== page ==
An alternative method to tea is consumption in supplement form. Around two to three capsules of 350mg theaflavin extract can be enough to start seeing benefits, though that number can change based on personal variables such as weight and age.

There have been no official reports of adverse side effects.

Citations:

9 Science Based Health Benefits of Theaflavins and Black Tea – Selfhacked. (2016). Retrieved October 17, 2016, from https://selfhacked.com/2016/08/09/theaflavins/

Arent, S., Senso, M., Golem, D., & McKeever, K. (2010, February 23). The effects of theaflavin-enriched black tea extract on muscle soreness, oxidative stress, inflammation, and endocrine responses to acute anaerobic interval training: A randomized, double-blind, crossover study. Retrieved October 17, 2016, from https://jissn.biomedcentral.com/articles/10.1186/1550-2783-7-11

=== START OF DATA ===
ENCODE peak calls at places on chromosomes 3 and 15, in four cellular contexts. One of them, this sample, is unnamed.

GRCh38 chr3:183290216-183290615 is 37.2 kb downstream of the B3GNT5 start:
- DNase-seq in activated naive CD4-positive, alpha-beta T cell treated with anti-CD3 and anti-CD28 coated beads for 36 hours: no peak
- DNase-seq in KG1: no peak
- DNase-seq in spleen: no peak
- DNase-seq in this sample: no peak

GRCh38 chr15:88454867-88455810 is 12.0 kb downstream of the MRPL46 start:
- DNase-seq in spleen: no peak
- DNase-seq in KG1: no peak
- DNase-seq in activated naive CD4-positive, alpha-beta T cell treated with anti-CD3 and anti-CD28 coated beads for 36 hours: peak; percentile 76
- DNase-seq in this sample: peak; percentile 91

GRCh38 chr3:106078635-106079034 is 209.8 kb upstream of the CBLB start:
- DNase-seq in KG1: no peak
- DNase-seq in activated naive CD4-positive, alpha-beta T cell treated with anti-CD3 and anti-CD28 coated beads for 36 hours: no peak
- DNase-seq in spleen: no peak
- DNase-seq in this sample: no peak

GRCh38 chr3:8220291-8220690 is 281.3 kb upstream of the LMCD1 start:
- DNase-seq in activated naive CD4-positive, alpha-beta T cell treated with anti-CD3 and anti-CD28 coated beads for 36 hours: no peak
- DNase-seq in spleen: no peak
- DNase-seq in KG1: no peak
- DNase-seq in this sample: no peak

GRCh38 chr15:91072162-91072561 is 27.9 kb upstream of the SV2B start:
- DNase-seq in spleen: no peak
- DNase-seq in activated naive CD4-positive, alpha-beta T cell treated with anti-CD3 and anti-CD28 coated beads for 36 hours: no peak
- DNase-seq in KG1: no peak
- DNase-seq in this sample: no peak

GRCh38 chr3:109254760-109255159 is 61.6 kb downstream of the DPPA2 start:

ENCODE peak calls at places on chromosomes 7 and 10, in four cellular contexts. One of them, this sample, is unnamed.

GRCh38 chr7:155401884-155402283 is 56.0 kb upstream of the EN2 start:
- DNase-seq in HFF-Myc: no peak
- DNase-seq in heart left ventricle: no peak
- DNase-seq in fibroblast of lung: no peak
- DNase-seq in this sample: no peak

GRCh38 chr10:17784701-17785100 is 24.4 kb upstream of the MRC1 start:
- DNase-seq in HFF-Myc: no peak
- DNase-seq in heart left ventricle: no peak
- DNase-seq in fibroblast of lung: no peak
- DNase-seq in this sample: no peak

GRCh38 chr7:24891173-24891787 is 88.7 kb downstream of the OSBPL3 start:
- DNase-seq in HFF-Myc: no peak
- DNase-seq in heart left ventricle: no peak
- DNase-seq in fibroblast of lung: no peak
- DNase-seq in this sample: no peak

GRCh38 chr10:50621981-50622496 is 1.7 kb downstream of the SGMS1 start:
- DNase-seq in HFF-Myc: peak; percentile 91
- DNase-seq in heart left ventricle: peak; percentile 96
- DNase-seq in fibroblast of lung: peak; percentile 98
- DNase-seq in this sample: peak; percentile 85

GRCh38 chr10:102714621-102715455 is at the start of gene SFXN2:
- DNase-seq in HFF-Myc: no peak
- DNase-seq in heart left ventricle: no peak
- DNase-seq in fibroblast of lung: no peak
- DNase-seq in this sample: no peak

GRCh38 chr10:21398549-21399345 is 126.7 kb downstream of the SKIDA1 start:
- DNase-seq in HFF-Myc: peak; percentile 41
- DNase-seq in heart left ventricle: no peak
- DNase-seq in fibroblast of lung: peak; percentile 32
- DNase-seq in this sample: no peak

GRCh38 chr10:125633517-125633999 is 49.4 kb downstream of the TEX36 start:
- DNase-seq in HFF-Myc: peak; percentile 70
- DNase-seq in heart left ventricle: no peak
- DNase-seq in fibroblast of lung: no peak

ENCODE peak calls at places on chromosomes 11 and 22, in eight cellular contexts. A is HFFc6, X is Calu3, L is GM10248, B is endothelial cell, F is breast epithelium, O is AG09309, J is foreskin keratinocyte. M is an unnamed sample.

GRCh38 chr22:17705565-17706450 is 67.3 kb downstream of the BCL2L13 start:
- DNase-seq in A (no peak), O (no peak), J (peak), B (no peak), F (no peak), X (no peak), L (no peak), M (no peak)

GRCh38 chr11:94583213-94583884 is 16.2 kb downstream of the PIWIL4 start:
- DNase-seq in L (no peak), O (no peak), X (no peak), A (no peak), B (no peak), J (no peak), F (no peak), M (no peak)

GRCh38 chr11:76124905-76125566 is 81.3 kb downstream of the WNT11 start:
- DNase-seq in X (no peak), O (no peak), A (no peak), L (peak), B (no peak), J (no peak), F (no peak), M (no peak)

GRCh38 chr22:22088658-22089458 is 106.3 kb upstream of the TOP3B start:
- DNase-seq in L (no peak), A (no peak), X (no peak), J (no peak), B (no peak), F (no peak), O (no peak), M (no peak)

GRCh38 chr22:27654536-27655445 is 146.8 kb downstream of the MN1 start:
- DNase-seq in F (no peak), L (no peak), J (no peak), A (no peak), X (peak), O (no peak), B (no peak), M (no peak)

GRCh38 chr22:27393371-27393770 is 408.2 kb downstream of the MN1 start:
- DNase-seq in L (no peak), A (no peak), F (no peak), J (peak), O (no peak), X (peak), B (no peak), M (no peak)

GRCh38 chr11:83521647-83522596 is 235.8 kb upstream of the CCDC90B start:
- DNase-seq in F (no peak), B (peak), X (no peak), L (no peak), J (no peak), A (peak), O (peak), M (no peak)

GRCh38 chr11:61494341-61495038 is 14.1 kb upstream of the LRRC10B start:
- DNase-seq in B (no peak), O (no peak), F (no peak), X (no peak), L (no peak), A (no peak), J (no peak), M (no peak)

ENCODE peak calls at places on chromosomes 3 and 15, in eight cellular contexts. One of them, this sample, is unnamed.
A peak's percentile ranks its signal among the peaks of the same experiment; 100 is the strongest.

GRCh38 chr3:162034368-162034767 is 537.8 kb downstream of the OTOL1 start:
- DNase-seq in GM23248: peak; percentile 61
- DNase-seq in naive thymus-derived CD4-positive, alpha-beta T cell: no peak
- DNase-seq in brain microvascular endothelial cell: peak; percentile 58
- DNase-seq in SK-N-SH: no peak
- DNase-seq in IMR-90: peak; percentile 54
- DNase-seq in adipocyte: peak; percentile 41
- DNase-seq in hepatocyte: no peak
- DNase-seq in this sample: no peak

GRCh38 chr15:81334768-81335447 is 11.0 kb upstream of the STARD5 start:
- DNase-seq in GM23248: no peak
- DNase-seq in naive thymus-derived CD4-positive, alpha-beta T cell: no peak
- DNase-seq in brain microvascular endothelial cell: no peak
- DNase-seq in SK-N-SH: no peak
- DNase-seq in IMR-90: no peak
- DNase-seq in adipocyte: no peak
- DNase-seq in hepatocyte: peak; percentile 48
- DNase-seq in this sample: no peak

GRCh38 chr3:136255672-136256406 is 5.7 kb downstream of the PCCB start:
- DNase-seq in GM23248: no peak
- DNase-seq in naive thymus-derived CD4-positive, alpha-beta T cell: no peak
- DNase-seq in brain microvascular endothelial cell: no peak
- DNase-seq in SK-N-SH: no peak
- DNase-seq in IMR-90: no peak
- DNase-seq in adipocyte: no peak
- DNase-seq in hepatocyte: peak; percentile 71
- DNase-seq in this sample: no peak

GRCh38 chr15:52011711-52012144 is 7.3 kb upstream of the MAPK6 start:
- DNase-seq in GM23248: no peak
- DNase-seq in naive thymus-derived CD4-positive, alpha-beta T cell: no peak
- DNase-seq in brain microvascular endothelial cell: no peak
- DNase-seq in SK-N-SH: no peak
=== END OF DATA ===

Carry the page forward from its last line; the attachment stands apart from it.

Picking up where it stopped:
**I-Ching, H., Yasuyuki, O., & Hiroyuki, F. (n.d.). Bioscience, Biotechnology, and Biochemistry. Retrieved October 17, 2016, from http://www.tandfonline.com/doi/abs/10.1271/bbb.130298

Schmidt, S., & Jones, A. (n.d.). What is Theaflavin? Retrieved October 17, 2016, from http://www.wisegeek.com/what-is-theaflavin.htm

Urysiak-Czubatka, I., Kmieć, M. L., & Broniarczyk-Dyła, G. (2014, September 8). Assessment of the usefulness of dihydrotestosterone in the diagnostics of patients with androgenetic alopecia. Retrieved October 17, 2016, from https://www.ncbi.nlm.nih.gov/pmc/articles/PMC4171668/

**Zhou, J., Yu, L., Zhong, Y., & Blackburn, G. L. (2003). Soy Phytochemicals and Tea Bioactive Components Synergistically Inhibit Androgen-Sensitive Human Prostate Tumors in Mice. Retrieved October 17, 2016, from https://www.ncbi.nlm.nih.gov/pmc/articles/PMC2683253/